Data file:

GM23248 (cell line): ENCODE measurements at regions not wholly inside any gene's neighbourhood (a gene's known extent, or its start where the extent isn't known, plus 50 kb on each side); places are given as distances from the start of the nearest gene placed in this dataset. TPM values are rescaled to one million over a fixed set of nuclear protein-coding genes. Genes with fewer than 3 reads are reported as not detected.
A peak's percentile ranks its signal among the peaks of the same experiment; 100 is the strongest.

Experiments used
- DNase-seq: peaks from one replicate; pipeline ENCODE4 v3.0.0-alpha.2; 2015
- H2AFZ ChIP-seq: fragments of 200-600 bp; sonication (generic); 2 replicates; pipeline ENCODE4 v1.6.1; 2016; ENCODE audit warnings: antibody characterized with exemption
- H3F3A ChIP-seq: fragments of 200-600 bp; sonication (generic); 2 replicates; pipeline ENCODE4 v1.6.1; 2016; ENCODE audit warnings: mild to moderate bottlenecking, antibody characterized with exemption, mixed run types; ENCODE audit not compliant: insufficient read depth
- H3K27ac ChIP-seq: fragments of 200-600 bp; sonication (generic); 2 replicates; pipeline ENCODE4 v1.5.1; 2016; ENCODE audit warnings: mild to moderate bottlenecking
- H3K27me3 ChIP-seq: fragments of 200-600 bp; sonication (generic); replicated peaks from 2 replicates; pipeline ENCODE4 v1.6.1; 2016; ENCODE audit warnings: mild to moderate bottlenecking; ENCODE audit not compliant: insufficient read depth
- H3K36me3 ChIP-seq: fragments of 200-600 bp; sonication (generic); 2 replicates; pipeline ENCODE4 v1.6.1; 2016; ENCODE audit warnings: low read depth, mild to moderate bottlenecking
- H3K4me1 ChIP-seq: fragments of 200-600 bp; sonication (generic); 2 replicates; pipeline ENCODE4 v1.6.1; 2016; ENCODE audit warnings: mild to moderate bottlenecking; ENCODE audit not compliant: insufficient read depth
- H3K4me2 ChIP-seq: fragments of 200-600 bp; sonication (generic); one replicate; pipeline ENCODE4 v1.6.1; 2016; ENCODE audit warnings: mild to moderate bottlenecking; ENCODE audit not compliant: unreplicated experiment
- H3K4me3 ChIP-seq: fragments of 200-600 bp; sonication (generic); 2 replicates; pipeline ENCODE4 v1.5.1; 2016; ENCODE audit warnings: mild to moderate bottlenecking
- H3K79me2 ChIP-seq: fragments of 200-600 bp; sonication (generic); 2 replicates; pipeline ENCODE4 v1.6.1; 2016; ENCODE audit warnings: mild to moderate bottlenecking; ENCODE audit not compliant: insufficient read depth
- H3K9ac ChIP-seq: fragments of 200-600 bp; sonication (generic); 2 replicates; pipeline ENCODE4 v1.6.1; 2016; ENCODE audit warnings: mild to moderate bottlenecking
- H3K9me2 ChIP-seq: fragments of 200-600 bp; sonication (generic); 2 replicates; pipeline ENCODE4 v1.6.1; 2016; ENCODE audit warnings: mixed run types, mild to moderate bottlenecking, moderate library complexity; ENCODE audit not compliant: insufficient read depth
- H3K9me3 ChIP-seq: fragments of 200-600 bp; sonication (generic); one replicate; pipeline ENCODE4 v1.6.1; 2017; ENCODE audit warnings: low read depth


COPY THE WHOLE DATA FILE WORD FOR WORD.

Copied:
GM23248 (cell line): ENCODE measurements at regions not wholly inside any gene's neighbourhood (a gene's known extent, or its start where the extent isn't known, plus 50 kb on each side); places are given as distances from the start of the nearest gene placed in this dataset. TPM values are rescaled to one million over a fixed set of nuclear protein-coding genes. Genes with fewer than 3 reads are reported as not detected.
A peak's percentile ranks its signal among the peaks of the same experiment; 100 is the strongest.

Experiments used
- DNase-seq: peaks from one replicate; pipeline ENCODE4 v3.0.0-alpha.2; 2015
- H2AFZ ChIP-seq: fragments of 200-600 bp; sonication (generic); 2 replicates; pipeline ENCODE4 v1.6.1; 2016; ENCODE audit warnings: antibody characterized with exemption
- H3F3A ChIP-seq: fragments of 200-600 bp; sonication (generic); 2 replicates; pipeline ENCODE4 v1.6.1; 2016; ENCODE audit warnings: mild to moderate bottlenecking, antibody characterized with exemption, mixed run types; ENCODE audit not compliant: insufficient read depth
- H3K27ac ChIP-seq: fragments of 200-600 bp; sonication (generic); 2 replicates; pipeline ENCODE4 v1.5.1; 2016; ENCODE audit warnings: mild to moderate bottlenecking
- H3K27me3 ChIP-seq: fragments of 200-600 bp; sonication (generic); replicated peaks from 2 replicates; pipeline ENCODE4 v1.6.1; 2016; ENCODE audit warnings: mild to moderate bottlenecking; ENCODE audit not compliant: insufficient read depth
- H3K36me3 ChIP-seq: fragments of 200-600 bp; sonication (generic); 2 replicates; pipeline ENCODE4 v1.6.1; 2016; ENCODE audit warnings: low read depth, mild to moderate bottlenecking
- H3K4me1 ChIP-seq: fragments of 200-600 bp; sonication (generic); 2 replicates; pipeline ENCODE4 v1.6.1; 2016; ENCODE audit warnings: mild to moderate bottlenecking; ENCODE audit not compliant: insufficient read depth
- H3K4me2 ChIP-seq: fragments of 200-600 bp; sonication (generic); one replicate; pipeline ENCODE4 v1.6.1; 2016; ENCODE audit warnings: mild to moderate bottlenecking; ENCODE audit not compliant: unreplicated experiment
- H3K4me3 ChIP-seq: fragments of 200-600 bp; sonication (generic); 2 replicates; pipeline ENCODE4 v1.5.1; 2016; ENCODE audit warnings: mild to moderate bottlenecking
- H3K79me2 ChIP-seq: fragments of 200-600 bp; sonication (generic); 2 replicates; pipeline ENCODE4 v1.6.1; 2016; ENCODE audit warnings: mild to moderate bottlenecking; ENCODE audit not compliant: insufficient read depth
- H3K9ac ChIP-seq: fragments of 200-600 bp; sonication (generic); 2 replicates; pipeline ENCODE4 v1.6.1; 2016; ENCODE audit warnings: mild to moderate bottlenecking
- H3K9me2 ChIP-seq: fragments of 200-600 bp; sonication (generic); 2 replicates; pipeline ENCODE4 v1.6.1; 2016; ENCODE audit warnings: mixed run types, mild to moderate bottlenecking, moderate library complexity; ENCODE audit not compliant: insufficient read depth
- H3K9me3 ChIP-seq: fragments of 200-600 bp; sonication (generic); one replicate; pipeline ENCODE4 v1.6.1; 2017; ENCODE audit warnings: low read depth